In this way, MST is speculated to be suitable for seismo-turbidite analysis; however, the sedimentological information in previous studies is limited. Therefore, we analyzed two piston cores from the MST to assess the applicability of the MST for turbidite paleoseismology, and to find out reliable recurrence record of the great earthquakes along the Japan Trench. The two cores PC08 (39.2741°N, 143.9447°E; 4983 m depth) and PC10 (39.1206°N, 143.9026°E; 5398 m depth) were recovered from different small basins in the MST, during the NT13-19 cruise with R/V Natsushima (Fig. 1A, B). Both cores show relatively clear sedimentary structures, compared to all 23 cores recovered from a broad area of the MST during the cruise (all the coring sites are shown in: McHugh et al. 2016). The hemipelagites of these cores are intercalated by obvious event deposits (about three layers per 1 m). Such structures of the two cores are considered to be suitable for the foregoing objective. Because it is difficult to figure out the depositional interval of the event deposits using too many (amalgamated) or too small number of event deposit layers in the core. The two coring sites are ~ 20 km apart. This distance is relatively small considering the scale of the Japan Trench. However, it is expected that the core selection provides relatively simple sedimentological and seismological conditions, ensuring reliability of the records by the correlations between the two cores. In this study, we finally conduct a comparison of the records from offshore seismo-turbidites with onshore tsunami deposits, and offer new insights into the recurrence interval and characteristics of great earthquakes that have occurred along the Japan Trench.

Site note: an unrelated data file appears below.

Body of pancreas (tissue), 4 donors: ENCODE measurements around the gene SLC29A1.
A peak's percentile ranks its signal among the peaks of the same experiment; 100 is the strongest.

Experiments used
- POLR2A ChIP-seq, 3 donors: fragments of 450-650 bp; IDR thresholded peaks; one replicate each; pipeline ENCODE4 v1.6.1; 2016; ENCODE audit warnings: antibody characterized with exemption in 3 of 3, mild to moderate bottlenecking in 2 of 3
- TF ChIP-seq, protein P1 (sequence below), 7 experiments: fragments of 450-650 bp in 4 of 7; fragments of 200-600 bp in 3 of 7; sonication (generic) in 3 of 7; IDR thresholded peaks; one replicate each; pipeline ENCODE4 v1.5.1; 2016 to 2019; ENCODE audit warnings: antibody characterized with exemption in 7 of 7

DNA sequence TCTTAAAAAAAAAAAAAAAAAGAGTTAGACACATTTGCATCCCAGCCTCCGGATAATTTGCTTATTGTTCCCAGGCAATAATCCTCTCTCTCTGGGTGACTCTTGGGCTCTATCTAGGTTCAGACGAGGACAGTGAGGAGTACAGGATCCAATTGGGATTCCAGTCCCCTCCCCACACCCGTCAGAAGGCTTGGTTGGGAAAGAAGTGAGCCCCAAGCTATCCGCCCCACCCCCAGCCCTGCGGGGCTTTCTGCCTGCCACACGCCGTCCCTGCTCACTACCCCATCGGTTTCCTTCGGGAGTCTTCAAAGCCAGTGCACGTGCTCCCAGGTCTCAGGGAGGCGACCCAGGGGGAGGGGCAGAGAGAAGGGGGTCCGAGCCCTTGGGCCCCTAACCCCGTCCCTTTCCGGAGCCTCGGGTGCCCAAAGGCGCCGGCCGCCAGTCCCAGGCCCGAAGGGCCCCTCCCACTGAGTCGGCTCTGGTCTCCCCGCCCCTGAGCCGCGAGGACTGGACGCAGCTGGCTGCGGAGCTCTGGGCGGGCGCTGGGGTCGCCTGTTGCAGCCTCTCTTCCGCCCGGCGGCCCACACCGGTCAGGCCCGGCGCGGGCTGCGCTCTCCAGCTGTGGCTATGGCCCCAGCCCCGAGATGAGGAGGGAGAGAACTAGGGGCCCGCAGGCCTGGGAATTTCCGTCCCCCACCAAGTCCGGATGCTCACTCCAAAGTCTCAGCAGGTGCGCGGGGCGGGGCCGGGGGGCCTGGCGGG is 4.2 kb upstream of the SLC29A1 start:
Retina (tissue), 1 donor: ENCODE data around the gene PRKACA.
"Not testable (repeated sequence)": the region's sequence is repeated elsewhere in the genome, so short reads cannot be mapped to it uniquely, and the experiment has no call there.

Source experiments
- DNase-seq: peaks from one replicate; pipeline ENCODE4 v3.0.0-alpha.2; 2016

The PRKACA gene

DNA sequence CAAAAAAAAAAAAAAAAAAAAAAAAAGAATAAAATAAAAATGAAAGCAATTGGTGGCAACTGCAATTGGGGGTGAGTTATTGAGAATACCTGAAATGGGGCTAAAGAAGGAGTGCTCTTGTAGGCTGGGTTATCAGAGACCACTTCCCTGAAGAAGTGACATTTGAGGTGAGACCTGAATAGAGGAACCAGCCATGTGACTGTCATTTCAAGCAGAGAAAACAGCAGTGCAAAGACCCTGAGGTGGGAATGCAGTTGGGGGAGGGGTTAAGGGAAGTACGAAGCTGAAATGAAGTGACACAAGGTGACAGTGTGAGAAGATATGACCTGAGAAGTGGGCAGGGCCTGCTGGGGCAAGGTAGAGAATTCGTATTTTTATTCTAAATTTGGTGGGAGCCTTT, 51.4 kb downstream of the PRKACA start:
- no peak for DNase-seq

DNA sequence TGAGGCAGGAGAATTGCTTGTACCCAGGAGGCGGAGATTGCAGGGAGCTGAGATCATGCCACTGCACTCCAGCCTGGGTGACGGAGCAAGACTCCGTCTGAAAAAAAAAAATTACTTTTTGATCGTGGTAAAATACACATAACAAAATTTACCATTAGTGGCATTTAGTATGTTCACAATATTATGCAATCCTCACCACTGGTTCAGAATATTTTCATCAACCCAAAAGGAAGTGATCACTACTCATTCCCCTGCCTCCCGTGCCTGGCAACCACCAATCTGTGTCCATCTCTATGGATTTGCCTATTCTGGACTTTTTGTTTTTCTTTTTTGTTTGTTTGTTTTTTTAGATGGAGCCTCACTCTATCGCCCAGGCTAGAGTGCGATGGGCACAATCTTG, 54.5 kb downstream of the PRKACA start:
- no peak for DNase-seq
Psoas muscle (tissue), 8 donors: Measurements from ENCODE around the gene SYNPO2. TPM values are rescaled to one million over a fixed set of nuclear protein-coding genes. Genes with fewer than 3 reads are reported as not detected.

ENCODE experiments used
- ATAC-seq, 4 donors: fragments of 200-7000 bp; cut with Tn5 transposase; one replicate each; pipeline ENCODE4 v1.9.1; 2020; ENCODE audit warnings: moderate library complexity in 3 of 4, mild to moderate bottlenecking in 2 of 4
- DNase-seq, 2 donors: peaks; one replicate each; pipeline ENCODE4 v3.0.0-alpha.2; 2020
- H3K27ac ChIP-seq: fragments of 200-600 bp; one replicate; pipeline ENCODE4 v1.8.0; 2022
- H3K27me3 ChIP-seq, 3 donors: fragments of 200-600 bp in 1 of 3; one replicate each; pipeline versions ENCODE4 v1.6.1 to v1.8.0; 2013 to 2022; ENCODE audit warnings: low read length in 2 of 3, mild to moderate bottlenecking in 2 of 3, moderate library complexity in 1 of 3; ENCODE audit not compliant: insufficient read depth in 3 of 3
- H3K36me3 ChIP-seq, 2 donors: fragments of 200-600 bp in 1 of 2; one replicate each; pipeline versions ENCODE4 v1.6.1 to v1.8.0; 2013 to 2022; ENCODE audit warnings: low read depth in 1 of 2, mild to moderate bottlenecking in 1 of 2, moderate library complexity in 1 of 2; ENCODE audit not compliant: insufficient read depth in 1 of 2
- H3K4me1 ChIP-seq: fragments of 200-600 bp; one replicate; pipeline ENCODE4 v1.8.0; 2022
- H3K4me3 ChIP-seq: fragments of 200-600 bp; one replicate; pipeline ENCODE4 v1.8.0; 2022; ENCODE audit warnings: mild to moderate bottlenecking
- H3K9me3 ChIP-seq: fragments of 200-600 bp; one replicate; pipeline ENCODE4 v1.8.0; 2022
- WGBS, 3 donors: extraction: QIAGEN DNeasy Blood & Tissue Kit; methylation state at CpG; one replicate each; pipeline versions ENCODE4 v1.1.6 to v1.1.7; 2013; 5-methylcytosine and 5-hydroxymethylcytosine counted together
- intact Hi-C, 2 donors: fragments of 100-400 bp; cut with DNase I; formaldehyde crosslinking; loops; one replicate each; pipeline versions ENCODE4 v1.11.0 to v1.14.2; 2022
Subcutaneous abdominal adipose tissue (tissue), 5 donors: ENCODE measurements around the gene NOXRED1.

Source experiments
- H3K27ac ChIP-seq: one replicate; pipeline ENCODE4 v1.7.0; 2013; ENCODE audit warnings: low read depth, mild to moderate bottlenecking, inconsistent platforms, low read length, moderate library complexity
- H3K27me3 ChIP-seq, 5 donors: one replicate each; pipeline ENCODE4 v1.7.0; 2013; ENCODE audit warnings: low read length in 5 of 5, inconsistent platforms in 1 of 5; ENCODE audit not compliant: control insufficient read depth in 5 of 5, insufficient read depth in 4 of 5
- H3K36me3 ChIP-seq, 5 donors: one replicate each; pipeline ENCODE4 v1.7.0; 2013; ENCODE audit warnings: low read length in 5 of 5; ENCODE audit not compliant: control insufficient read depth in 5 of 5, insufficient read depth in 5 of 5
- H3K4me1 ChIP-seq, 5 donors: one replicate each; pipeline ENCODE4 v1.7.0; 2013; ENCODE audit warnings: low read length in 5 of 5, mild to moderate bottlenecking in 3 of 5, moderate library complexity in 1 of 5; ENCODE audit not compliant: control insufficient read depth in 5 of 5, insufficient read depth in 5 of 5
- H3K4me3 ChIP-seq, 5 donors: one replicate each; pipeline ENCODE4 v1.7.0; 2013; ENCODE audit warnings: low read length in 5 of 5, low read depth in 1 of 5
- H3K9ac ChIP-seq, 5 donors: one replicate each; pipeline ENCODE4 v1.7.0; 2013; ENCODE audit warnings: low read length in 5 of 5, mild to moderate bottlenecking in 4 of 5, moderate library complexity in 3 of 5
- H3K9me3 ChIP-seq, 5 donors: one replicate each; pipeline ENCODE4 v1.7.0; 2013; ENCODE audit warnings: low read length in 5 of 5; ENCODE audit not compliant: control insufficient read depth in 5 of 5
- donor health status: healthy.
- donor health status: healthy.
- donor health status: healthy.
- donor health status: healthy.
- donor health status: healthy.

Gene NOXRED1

Results and discussion

Characteristics of the turbidites and age model